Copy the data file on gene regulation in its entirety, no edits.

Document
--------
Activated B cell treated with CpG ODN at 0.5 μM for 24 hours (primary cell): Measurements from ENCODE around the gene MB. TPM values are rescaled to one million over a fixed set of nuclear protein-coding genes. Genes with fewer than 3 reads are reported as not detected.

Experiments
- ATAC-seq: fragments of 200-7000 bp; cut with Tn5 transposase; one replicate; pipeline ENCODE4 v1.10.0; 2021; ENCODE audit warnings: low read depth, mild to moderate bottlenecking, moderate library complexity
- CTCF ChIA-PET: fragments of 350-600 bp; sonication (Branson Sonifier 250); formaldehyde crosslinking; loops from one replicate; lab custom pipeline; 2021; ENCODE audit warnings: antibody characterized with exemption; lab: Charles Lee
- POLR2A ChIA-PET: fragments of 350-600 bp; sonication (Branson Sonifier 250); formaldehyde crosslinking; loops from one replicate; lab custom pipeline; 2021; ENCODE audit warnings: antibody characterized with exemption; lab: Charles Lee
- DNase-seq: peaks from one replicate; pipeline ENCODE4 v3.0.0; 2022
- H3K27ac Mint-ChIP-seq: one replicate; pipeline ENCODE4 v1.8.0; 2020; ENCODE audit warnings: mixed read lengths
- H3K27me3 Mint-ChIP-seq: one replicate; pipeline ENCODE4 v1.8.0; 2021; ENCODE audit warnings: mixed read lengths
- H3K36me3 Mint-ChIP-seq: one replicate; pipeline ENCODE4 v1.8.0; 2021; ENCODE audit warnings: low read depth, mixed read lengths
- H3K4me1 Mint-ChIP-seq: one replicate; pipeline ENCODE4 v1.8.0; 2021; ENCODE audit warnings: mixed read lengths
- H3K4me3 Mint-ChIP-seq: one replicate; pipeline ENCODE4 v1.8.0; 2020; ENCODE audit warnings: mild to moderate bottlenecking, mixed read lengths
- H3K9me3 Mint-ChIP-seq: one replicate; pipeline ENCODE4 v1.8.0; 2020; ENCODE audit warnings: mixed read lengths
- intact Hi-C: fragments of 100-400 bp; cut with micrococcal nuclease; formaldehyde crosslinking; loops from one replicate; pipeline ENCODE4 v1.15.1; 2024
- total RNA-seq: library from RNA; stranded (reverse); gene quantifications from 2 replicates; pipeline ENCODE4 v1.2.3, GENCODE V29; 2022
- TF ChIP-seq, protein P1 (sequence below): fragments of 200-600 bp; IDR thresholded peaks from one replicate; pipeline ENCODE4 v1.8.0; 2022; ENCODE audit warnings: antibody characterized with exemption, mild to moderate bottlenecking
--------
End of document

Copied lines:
Activated B cell treated with CpG ODN at 0.5 μM for 24 hours (primary cell): Measurements from ENCODE around the gene MB. TPM values are rescaled to one million over a fixed set of nuclear protein-coding genes. Genes with fewer than 3 reads are reported as not detected.

Experiments
- ATAC-seq: fragments of 200-7000 bp; cut with Tn5 transposase; one replicate; pipeline ENCODE4 v1.10.0; 2021; ENCODE audit warnings: low read depth, mild to moderate bottlenecking, moderate library complexity
- CTCF ChIA-PET: fragments of 350-600 bp; sonication (Branson Sonifier 250); formaldehyde crosslinking; loops from one replicate; lab custom pipeline; 2021; ENCODE audit warnings: antibody characterized with exemption; lab: Charles Lee
- POLR2A ChIA-PET: fragments of 350-600 bp; sonication (Branson Sonifier 250); formaldehyde crosslinking; loops from one replicate; lab custom pipeline; 2021; ENCODE audit warnings: antibody characterized with exemption; lab: Charles Lee
- DNase-seq: peaks from one replicate; pipeline ENCODE4 v3.0.0; 2022
- H3K27ac Mint-ChIP-seq: one replicate; pipeline ENCODE4 v1.8.0; 2020; ENCODE audit warnings: mixed read lengths
- H3K27me3 Mint-ChIP-seq: one replicate; pipeline ENCODE4 v1.8.0; 2021; ENCODE audit warnings: mixed read lengths
- H3K36me3 Mint-ChIP-seq: one replicate; pipeline ENCODE4 v1.8.0; 2021; ENCODE audit warnings: low read depth, mixed read lengths
- H3K4me1 Mint-ChIP-seq: one replicate; pipeline ENCODE4 v1.8.0; 2021; ENCODE audit warnings: mixed read lengths
- H3K4me3 Mint-ChIP-seq: one replicate; pipeline ENCODE4 v1.8.0; 2020; ENCODE audit warnings: mild to moderate bottlenecking, mixed read lengths
- H3K9me3 Mint-ChIP-seq: one replicate; pipeline ENCODE4 v1.8.0; 2020; ENCODE audit warnings: mixed read lengths
- intact Hi-C: fragments of 100-400 bp; cut with micrococcal nuclease; formaldehyde crosslinking; loops from one replicate; pipeline ENCODE4 v1.15.1; 2024
- total RNA-seq: library from RNA; stranded (reverse); gene quantifications from 2 replicates; pipeline ENCODE4 v1.2.3, GENCODE V29; 2022
- TF ChIP-seq, protein P1 (sequence below): fragments of 200-600 bp; IDR thresholded peaks from one replicate; pipeline ENCODE4 v1.8.0; 2022; ENCODE audit warnings: antibody characterized with exemption, mild to moderate bottlenecking